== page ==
Displaying items by tag: Soapbox Science
PhD student Catherine Jordan will bring her research on phytoplankton blooms to the third annual Soapbox Science even in Galway tomorrow afternoon (Saturday 29 June).
She will be among 12 female scientists standing on their soapboxes to talk about their groundbreaking research in the areas of science, technology, engineering, mathematics and medicine at the city’s Spanish Arch from noon to 3pm.
Jordan, a PhD candidate through the Marine Institute’s Cullen Fellowship Programme and NUI Galway, will discuss her research on using satellite technology to observe and identify phytoplankton blooms in North-East Atlantic waters.
“When conditions are right, phytoplankton appear in high numbers and produce green and dark red hues in the water and are known as ‘algal blooms’,” she explains.
“As these blooms can sometimes be visible from space, satellites provide a useful tool in monitoring the location and extent of these blooms.
“In most cases phytoplankton blooms are of benefit to the ecosystem, but a small proportion of phytoplankton species produce toxins which may affect other marine life.
“Satellites may be able to assist in providing early wide-scale warnings of the presence of algal blooms, by using ocean colour sensors. A lot of my research focuses on measuring optical properties of light by using different instruments and methods, as well as validating satellite measurements.”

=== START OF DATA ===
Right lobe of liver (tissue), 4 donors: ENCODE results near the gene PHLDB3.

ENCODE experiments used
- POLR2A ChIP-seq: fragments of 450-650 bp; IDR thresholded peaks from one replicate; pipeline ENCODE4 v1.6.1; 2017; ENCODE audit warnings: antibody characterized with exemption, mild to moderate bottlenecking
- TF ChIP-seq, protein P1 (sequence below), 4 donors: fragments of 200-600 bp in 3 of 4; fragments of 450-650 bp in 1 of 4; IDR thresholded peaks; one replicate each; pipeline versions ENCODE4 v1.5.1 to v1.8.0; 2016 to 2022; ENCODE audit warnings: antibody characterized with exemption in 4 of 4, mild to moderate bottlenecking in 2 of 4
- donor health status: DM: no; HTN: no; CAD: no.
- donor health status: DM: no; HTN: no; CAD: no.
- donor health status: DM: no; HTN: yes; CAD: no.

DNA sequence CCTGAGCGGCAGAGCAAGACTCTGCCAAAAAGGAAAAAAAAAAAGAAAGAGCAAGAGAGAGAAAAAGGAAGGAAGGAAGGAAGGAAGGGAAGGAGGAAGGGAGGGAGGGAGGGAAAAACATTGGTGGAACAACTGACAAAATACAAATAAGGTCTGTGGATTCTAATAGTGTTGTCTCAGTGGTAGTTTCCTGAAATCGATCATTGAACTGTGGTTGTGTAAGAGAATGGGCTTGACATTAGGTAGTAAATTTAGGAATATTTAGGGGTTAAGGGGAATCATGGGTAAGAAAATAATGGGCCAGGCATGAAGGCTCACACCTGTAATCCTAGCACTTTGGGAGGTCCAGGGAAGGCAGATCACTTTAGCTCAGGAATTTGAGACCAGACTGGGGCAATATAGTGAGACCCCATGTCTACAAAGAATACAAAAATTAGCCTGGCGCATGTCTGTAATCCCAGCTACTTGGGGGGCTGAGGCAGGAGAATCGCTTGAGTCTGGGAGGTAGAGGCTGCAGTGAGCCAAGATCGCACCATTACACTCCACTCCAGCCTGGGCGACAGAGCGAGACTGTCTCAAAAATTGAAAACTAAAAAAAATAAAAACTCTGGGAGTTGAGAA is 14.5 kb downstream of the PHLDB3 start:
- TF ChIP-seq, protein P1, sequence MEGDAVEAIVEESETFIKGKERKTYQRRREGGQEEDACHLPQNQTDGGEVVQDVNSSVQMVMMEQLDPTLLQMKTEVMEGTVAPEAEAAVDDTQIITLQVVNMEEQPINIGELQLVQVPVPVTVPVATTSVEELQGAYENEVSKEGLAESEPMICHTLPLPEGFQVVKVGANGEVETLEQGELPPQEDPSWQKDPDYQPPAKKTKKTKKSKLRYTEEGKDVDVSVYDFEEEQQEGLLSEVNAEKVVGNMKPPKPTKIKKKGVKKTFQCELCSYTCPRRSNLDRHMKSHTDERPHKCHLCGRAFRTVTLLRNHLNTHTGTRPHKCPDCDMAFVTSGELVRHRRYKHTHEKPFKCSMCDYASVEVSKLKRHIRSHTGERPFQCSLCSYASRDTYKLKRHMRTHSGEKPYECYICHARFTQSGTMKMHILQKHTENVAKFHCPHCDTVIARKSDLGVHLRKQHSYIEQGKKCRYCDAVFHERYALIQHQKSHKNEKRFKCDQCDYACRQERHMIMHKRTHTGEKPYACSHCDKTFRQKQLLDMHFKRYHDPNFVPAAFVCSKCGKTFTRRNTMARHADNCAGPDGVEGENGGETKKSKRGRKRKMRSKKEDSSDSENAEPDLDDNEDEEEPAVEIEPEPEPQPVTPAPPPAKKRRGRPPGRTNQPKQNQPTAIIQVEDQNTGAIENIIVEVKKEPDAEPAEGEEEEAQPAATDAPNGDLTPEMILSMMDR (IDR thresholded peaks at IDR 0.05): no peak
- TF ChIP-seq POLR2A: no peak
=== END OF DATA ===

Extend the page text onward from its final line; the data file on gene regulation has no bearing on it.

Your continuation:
Jordan recently joined the Marine Institute’s annual ocean climate research survey on the RV Celtic Explorer to collect plankton samples and hyperspectral radiometer data as part of her PhD research.
Speaking about the Soapbox Science even, Jordan said: “I am very passionate about my field of science and also promoting how women can work on marine research vessels and spend weeks at sea.
“It is very important to engage the public in learning about marine science in interactive ways in order to explain very complex matters. Soapbox Science is an excellent platform for promoting women in science and encouraging the public to discuss topics they may not have encountered before.”
Soapbox Science Galway began two years ago, and talks this year will cover a diverse range of topics such as enhancing farming using insects, the marvels of human milk, the internet as a force for good, and statistical thinking for real-life questions.
The event will also be held in Dublin and Cork, as well as in several countries around the world including the UK, US, Canada, Australia, Sweden, Germany, Brazil and South Africa.
For the full list of participants and more information about Soapbox Science visit soapboxscience.org
#MarineScience - A postdoctoral researcher with the Marine Institute will join a group of female scientists as they take take to their soapboxes and bring science to the streets of Galway tomorrow lunchtime.
Soapbox Science takes place from 11am to 2pm at the Spanish Arch on Saturday 15 July, with participants sharing with the public their passion for all things science.